State should be on the hook for jail overcrowding


(Marion) Chronicle-Tribune

Incarceration in Indiana is a problem, a big problem.

The consequences are dire. The taxpayers are on the hook for lawsuits if our leaders neglect their responsibilities, and we will foot the bill for blown-out-of-proportion projects. That’s why it’s important that we understand this problem and lobby our leaders to take action in some way to stem the tide.

A majority of jails in rural Indiana are at or over capacity. According to a Department of Correction report published in 2017, 59 of the state’s 92 counties including Jackson are at the overcrowded threshold.

All the while, our local leaders are also trying to navigate the state’s role in this whole debacle.

Although overcrowding was an issue before 2015, the General Assembly passed a bill that year that made this situation even more complicated.

Level 6 felons used to be housed in state prisons, but to close down one of our prisons — and probably save money — our legislators passed legislation that forced counties to take these Level 6 felony offenders.

Our county jails weren’t built to house felons. They were built to house people awaiting trials or serving sentences for misdemeanor charges.

Level 6 felonies carry anywhere between half a year to two and a half years in jail. The harshest misdemeanor carries up to one year in jail.

On top of that, many of Level 6 felons need substance abuse treatment, something they could have gotten in prison but have a hard time receiving locally.

Now, our local communities are forced to either arrest and prosecute less people or fork up the cash to fund bigger jails.

Right now, each community is taking a different approach.

Jackson County is building a $5.5 million work release center.

Huntington County officials created an income tax to generate $1.5 million annually to help fund an expansion project. They have plans to build a project in the ballpark of $15 million, which will more than double the capacity of the jail.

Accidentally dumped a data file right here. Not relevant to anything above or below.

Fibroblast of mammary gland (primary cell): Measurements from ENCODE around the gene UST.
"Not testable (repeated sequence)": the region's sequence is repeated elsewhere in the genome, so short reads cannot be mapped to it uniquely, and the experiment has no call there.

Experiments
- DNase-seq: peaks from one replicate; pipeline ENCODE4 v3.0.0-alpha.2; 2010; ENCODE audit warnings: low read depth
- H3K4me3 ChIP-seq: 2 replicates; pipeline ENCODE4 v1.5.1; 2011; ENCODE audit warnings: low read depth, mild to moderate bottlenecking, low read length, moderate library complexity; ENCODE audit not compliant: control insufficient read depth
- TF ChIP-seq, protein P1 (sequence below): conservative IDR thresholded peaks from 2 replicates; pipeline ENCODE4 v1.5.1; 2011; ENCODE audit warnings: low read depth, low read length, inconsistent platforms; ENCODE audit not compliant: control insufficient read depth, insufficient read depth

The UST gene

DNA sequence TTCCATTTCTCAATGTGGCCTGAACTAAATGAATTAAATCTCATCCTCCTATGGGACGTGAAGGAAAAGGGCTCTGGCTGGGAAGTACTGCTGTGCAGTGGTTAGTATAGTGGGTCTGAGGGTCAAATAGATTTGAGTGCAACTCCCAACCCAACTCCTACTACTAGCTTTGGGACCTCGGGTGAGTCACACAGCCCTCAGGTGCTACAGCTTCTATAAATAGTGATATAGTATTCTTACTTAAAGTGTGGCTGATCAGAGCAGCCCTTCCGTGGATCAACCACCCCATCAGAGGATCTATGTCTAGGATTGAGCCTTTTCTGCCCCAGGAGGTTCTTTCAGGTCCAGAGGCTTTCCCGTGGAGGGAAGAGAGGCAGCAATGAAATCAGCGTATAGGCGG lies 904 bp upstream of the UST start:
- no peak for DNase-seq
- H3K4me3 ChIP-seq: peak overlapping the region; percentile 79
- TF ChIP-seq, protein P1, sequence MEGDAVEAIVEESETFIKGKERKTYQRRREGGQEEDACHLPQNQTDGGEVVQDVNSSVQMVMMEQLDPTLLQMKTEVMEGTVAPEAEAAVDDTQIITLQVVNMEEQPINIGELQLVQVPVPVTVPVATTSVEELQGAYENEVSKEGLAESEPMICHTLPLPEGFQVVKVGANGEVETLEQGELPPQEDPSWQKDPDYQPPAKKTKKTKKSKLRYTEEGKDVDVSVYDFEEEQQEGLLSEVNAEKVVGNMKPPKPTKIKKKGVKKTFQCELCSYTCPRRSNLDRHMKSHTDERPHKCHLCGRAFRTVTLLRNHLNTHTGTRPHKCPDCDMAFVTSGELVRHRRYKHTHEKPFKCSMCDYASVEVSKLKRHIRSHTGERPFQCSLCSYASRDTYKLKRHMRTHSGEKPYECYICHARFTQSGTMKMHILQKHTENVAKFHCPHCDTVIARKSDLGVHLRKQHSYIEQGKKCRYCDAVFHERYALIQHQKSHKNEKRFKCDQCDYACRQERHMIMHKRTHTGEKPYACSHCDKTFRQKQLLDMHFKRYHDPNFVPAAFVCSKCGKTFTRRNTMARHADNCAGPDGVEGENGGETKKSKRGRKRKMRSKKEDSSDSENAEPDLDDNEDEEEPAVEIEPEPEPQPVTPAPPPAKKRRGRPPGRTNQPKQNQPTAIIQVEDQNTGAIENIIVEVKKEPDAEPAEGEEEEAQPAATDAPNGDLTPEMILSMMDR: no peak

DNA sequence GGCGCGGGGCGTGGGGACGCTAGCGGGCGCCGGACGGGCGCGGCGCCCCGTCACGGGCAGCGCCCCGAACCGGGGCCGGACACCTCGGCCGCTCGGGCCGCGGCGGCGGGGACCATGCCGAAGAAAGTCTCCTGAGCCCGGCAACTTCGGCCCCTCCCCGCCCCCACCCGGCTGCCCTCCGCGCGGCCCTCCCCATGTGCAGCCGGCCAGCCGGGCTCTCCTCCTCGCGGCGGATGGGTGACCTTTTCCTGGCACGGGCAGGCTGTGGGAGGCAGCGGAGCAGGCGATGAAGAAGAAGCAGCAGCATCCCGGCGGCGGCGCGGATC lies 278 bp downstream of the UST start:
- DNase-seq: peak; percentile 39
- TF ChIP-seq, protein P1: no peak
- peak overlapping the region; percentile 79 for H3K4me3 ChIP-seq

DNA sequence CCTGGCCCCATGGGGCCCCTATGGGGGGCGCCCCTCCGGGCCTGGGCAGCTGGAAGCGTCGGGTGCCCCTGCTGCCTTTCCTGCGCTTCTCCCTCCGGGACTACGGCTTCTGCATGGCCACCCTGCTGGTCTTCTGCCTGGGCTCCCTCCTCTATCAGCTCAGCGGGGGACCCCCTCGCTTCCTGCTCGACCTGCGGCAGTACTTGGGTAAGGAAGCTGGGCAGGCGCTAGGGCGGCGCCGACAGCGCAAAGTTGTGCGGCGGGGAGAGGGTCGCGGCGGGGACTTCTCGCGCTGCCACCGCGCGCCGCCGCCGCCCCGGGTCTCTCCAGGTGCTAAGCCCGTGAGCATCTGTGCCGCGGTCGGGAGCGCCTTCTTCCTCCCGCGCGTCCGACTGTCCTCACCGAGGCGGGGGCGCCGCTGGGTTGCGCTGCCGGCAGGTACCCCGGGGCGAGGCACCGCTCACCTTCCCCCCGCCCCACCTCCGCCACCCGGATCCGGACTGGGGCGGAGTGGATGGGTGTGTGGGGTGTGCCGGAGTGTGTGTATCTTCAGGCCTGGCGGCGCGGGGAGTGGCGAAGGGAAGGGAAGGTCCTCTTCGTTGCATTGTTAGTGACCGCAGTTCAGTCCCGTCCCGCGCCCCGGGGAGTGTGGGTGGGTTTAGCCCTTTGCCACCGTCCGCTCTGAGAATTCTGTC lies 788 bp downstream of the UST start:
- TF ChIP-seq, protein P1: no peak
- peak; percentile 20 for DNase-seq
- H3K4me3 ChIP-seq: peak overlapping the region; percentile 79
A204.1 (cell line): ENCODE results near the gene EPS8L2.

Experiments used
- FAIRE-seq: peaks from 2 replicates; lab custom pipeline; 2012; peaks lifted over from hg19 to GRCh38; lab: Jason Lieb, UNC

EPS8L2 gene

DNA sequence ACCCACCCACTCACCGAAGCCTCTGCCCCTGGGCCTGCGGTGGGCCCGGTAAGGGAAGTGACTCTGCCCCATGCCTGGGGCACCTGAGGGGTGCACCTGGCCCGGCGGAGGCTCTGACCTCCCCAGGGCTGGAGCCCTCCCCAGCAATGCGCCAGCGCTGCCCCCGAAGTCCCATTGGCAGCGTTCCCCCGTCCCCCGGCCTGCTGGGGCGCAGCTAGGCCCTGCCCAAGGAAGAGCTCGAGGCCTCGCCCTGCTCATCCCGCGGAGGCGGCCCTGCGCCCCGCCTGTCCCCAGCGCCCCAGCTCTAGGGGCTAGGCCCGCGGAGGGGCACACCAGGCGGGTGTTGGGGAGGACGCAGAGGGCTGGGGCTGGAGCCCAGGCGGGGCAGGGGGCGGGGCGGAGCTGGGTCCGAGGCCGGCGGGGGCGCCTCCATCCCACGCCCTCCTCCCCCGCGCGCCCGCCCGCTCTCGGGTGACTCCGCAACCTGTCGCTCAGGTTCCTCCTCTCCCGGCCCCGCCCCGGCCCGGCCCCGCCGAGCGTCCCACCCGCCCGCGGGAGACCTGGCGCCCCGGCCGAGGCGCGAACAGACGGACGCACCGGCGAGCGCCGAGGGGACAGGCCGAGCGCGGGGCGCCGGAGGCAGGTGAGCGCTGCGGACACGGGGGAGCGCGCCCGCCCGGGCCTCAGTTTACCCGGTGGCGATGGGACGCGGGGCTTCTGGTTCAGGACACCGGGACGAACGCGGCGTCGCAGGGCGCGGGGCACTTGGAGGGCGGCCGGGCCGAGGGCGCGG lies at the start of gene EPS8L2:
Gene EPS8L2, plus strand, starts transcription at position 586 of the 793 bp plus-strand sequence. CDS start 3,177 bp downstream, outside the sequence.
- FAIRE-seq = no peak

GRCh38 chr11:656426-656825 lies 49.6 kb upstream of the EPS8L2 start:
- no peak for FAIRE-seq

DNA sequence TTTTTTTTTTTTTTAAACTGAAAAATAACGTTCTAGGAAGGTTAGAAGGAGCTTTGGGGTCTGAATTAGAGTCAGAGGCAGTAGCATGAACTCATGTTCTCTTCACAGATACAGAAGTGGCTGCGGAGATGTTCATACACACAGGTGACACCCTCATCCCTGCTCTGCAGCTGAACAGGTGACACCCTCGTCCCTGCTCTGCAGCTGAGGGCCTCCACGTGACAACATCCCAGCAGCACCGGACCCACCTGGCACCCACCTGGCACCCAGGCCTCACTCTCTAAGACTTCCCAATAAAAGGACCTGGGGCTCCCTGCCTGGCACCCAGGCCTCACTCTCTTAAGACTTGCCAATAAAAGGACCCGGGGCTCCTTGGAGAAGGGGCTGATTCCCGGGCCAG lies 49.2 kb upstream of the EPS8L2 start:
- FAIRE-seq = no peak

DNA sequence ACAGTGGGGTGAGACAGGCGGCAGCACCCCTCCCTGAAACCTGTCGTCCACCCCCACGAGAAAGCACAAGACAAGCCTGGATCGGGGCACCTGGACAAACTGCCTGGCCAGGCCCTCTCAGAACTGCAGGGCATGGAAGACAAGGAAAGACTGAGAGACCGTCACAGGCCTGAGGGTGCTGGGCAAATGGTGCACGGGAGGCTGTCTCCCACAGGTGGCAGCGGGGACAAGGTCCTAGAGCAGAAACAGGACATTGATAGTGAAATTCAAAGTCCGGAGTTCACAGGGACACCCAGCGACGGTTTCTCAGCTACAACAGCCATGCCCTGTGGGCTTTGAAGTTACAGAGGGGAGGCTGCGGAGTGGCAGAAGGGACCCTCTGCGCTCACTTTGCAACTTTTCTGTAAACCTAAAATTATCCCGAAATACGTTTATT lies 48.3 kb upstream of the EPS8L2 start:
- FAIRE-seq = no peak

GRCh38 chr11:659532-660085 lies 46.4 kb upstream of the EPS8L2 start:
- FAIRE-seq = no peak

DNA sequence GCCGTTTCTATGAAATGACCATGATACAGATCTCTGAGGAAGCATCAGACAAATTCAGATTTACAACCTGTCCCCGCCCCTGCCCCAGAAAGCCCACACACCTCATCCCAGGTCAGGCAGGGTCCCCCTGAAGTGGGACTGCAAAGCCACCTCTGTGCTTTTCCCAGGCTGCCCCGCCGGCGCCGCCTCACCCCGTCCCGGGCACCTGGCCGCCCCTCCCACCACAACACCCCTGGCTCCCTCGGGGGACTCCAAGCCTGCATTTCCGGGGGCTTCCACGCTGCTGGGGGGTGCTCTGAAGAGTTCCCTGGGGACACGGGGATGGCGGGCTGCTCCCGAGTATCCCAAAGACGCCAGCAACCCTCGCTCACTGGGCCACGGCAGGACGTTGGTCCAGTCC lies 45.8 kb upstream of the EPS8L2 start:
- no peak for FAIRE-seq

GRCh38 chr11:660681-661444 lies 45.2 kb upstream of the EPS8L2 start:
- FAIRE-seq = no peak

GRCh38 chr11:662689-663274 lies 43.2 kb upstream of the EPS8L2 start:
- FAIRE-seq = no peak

Wabash County failed to respond to complaints and are now facing a lawsuit by the American Civil Liberties Union.

Grant County officials are working on renovating the D-Home to house juveniles and female inmates, but these projects likely won’t fix the county’s larger jail overcrowding issues.

Huntington County’s approach is a bit too haphazard to be fiscally responsible, but at least they are doing something proactive instead of being reactive.

Wabash County’s situation looks grim. Their reactive approach could be costly, both fiscally and socially.

Grant County’s plan seems to be somewhere in the middle, but the following argument holds true for all public officials.

Overcrowding can be fixed in multiple ways. You can take a community corrections approach, or you can take the construction approach.

Taking a “no new taxes” approach might help officials win reelection, but it’s not a long-term solution. It could also backfire terribly with allegations of negligence to follow.

While nobody likes new taxes, people are also reasonable. When the public is faced with a choice — either let criminals run free or pay a few extra dollars to fund a jail expansion — they will probably choose the latter.

It is important, however that our leaders consider alternative sentencing as a way to stem jail overcrowding. Prosecutors could push for convicting people of non-violent crimes but advocate for no jail time. Judges could opt to use probation for reasonable cases.

All of these options cost money, but it’s better to talk about ways to handle an expense before it becomes a mandate, or worse.

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